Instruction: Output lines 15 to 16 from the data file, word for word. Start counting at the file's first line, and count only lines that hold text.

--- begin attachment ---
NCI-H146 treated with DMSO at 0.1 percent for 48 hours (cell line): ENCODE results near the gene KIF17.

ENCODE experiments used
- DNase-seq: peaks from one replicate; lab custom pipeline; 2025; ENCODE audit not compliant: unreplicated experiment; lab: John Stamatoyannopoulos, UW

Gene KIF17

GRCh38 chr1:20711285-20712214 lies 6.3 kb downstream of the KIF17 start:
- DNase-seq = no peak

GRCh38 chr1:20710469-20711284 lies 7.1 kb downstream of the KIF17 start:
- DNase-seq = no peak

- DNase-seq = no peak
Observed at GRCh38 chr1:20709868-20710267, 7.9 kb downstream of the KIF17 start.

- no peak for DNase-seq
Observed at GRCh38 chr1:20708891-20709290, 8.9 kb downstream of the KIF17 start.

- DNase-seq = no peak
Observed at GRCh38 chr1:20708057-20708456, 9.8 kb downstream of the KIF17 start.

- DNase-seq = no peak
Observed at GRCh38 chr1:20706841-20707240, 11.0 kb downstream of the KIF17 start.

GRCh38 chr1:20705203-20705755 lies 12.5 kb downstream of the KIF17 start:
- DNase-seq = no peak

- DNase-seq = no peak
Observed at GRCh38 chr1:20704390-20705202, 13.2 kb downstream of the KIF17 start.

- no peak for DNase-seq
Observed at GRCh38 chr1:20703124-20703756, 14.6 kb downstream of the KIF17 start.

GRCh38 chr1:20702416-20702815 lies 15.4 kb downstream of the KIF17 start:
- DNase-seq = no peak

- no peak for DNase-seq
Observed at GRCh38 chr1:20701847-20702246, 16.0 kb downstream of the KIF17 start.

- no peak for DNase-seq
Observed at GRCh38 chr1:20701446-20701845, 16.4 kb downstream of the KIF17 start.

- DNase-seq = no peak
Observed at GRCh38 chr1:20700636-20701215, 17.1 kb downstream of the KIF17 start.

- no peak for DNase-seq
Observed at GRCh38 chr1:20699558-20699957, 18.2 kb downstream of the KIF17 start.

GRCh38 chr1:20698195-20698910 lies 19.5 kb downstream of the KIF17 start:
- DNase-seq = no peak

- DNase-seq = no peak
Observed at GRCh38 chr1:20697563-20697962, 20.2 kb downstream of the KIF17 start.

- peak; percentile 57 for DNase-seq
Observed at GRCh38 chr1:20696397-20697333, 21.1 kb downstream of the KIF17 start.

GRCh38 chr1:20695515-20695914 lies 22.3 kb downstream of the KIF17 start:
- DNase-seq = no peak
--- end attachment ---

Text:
- DNase-seq = no peak
Observed at GRCh38 chr1:20706841-20707240, 11.0 kb downstream of the KIF17 start.